DENMARK was removed from the UK travel corridor list with just three hours notice last night, after huge outbreaks of Covid-19 at mink factories across the nation.
In an emergency decision the Transport Secretary revealed the news that people will have to isolate if they arrive back after 4am TODAY.
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He tweeted the news out at 1.30am, with the travel corridor being axed from 4am this morning – forcing people to stay home for two weeks.
While people are banned from going away on holiday during England's month-long lockdown, they are allowed to return home from breaks abroad.
Anyone going on a break away faces a £200 fine for doing so, it was revealed yesterday.
The urgent call was taken after advice from the Chief Medical Officer, Chris Whitty.
Mr Shapps said: "I understand that this will be concerning for both people currently in Denmark and the wider UK public, which is why we have moved quickly to protect our country and prevent the spread of the virus to the UK.
"Health authorities in Denmark have reported widespread outbreaks of coronavirus (COVID-19) in mink farms, with a variant strain of the virus spreading to some local communities."
Health authorities in Denmark have found a mutated form of coronavirus that can pass to humans was present in mink farms across the country.
Millions of the animals are to be slaughtered after the strain was discovered at more than 200 Danish mink farms.
And it's sparked a fresh lockdown in parts of the country, where bars, restaurants, public transport and all public indoor sports will be closed in seven North Jutland municipalities.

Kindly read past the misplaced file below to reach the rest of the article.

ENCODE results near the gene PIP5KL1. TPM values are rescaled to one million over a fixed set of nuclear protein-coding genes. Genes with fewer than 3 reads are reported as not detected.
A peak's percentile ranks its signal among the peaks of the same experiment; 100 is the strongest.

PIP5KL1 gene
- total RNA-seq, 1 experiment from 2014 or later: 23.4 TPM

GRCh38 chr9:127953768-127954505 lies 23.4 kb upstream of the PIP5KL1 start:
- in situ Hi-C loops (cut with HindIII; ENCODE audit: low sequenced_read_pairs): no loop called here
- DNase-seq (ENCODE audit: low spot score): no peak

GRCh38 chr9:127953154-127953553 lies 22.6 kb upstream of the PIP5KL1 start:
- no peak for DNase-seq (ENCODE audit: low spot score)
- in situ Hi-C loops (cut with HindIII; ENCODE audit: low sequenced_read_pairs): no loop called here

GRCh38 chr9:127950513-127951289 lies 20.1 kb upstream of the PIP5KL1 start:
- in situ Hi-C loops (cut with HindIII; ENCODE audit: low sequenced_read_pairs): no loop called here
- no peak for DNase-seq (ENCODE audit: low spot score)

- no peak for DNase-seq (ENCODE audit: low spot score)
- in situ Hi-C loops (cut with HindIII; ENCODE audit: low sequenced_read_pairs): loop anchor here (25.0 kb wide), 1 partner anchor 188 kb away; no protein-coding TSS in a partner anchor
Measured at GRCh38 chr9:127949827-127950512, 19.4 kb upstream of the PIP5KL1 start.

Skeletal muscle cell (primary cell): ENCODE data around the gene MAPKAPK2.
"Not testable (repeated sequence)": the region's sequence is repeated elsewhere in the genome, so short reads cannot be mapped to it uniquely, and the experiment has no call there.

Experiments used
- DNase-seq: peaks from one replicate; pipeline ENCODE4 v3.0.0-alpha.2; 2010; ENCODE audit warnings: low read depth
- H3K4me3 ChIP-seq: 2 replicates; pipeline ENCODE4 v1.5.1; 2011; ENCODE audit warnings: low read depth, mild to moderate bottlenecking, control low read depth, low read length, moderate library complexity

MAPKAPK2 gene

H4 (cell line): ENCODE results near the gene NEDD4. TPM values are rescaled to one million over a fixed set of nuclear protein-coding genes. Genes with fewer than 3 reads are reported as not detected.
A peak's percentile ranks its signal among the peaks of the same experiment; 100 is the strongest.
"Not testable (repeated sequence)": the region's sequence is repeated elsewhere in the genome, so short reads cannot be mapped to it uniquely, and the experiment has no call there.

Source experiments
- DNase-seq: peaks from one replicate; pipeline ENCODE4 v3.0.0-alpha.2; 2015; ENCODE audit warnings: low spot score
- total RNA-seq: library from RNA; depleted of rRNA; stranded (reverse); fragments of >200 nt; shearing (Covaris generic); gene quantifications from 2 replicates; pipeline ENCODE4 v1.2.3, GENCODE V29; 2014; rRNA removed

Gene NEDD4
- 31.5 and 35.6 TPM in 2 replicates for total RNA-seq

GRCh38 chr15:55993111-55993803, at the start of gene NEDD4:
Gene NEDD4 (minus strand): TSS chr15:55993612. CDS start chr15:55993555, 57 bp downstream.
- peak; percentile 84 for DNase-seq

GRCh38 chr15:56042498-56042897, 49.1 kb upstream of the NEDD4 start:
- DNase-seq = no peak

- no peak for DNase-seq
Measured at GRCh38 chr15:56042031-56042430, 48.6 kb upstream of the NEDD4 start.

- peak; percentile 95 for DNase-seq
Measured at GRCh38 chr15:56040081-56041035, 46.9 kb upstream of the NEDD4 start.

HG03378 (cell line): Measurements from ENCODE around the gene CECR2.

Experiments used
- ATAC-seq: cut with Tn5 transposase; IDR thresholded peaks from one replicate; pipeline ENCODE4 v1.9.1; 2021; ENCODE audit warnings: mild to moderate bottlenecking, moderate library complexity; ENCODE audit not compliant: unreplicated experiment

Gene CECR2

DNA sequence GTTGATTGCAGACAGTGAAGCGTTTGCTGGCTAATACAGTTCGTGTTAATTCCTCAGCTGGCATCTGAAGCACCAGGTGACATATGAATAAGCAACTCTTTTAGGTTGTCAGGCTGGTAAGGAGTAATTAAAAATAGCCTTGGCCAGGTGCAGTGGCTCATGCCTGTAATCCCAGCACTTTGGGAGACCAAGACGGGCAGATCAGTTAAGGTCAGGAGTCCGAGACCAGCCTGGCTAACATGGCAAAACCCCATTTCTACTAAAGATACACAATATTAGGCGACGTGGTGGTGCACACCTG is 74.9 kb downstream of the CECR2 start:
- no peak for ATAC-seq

The restrictions will come into effect from today and initially last for a month – until 3 December.
The World Health Organization said mink appear to be "good reservoirs" of coronavirus.
At least five new strains of the virus have been found – and at least 12 people infected with the virus as a direct result of infected mink so far.
However, the Health Minister Magnus Heunicke said about half of the 783 human cases reported in north Denmark related to a strain of the virus that originated in the mink farms.
PM Mette Frederiksen said there were now fears that the new, mutated virus posed a "risk to the effectiveness" of a future vaccine.
"It is very, very serious," she added. "Thus, the mutated virus in mink can have devastating consequences worldwide."
Shocked viewers were left outraged after the BBC showed live animals "being chucked into a shredder" during a report earlier this week.
Denmark is one of the world's main mink fur exporters – producing millions of furs per year.
Police said the culling of the 15 million mink should happen as soon as possible and would cost the nation around £600m.
The decision came less than 12 hours after Germany and Sweden were chucked off the travel corridor list too, forcing anyone returning to isolate for two weeks.
Ministers are poised to slash this with a new testing routine, but it's not set to be in place for weeks to come.
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